To get a better view of what was happening at the local level in terms of China's new national low carbon and ecological planning, I recently traveled to Jiaxing, Zhejiang Province. Jiaxing (above--click on photos for full size) is a "small town" of about four million that is now only 21 minutes (80 kilometers) from metro Shanghai on a new high-speed electric train line, the fastest in the world--the line, which will eventually extend to Beijing, recently set a test record of 259 miles per hour.
I was traveling with other strategic advisers from the Institute for Strategic Resilience, Irv Beiman and Daniel Zhu. Jiaxing is Zhu's hometown, and he helped arrange our two-day visit.
Jiaxing sees itself as a "Garden City" (with more than 40 percent forest cover), and truly it felt that way thanks to extensive landscaping and forests planted on the site of former rice fields. Jiaxing is also billing itself as the "Oriental Silicon Valley," which embodies China's plans to transform its economy, particularly in eastern coastal areas such as the Yangtze Delta, from manufacturing to service industries, such as IT and green technologies, to supplant its product-export-dominated industrial base.
Jiaxing is the home of the first official Communist Party of China meeting. It occurred in 1921, with Mao Zedong and a few others from Shanghai on a boat playing Mahjong for cover out in the middle of the city's South Lake.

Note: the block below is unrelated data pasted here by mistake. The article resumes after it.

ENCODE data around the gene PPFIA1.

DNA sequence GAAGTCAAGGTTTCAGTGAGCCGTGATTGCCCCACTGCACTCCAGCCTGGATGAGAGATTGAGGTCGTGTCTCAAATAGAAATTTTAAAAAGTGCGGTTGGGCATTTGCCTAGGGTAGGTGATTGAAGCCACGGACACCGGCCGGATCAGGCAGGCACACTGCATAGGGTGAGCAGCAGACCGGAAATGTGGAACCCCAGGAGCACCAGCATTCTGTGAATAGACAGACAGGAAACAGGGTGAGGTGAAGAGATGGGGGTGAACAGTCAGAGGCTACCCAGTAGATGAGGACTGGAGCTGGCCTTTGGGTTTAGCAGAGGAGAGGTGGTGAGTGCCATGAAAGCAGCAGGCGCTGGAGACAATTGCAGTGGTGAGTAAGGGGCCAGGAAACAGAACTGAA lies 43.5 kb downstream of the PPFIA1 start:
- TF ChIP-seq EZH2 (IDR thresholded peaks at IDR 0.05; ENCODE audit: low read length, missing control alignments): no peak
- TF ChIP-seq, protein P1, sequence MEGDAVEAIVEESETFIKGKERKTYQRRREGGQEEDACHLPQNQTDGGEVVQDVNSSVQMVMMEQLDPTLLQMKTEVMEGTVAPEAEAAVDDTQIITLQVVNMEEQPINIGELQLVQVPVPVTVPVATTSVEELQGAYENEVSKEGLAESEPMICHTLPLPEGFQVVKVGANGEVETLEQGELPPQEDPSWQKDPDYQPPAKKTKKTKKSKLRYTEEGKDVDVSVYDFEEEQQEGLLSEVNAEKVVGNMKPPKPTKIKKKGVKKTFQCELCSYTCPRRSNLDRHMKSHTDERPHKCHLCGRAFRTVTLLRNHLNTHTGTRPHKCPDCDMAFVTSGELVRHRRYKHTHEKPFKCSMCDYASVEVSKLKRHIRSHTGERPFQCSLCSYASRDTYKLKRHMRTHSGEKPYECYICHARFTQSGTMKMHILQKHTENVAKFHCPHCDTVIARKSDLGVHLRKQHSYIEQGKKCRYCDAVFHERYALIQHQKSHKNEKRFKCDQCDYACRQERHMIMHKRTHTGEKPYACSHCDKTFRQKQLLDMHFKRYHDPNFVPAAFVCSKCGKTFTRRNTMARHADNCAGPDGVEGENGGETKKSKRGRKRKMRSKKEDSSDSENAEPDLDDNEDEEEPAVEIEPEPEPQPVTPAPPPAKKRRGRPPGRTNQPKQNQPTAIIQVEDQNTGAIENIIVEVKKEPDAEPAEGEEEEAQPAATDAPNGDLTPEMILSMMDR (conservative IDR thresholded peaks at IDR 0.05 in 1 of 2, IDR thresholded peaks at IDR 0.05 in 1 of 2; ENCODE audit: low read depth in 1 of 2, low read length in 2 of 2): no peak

South Lake and a replica of the famed boat (above) have long been the site of pilgrimages from Chinese citizens, which may account for the town's relative superior level of historic and cultural preservation.
South Lake still hosts traditional fisherpeople who rhythmically clap boards on the gunwales of their sampans in order to scare fish into awaiting nets.
Jiaxing has been engaged in careful restoration and reuse of its city center's large 500+ year-old historic district (above). Starting with the canal that encircles its ancient district, the city is attempting to restore the ecology of its deltaic landscape and waterways through applied research of the Yangtze Delta Research Center of Tsinghua University, which is also located in the city. Jiaxing was a north-south node on the great Beijing-Hangzhou Canal, parts of which date back to 2,500 years, the longest engineered water body worldwide.
In Jiaxing City Hall, a five-story building passively daylighted with great artistry (above) and surrounded by acres of naturally looking forest planted eight years ago, we met with officials. City leadership included the mayor and representatives from the National Development Reform Commission, or NDRC, to which the mayor reports. They explained how the city wants to improve its environmental management and clean industry attraction.
They read us the new goals being dictated from the draft 12th Five Year Plan for 2011-2015, including how they will need to reduce carbon emissions and decrease fossil fuel use, SO2, CO2 (and other more toxic emissions), water pollutants (measured primarily through chemical oxygen demand levels, or COD) and acid rain, while maintaining or restoring forests. While the United States regulates about 1,200 chemicals or pollutants, China currently only regulates about 200.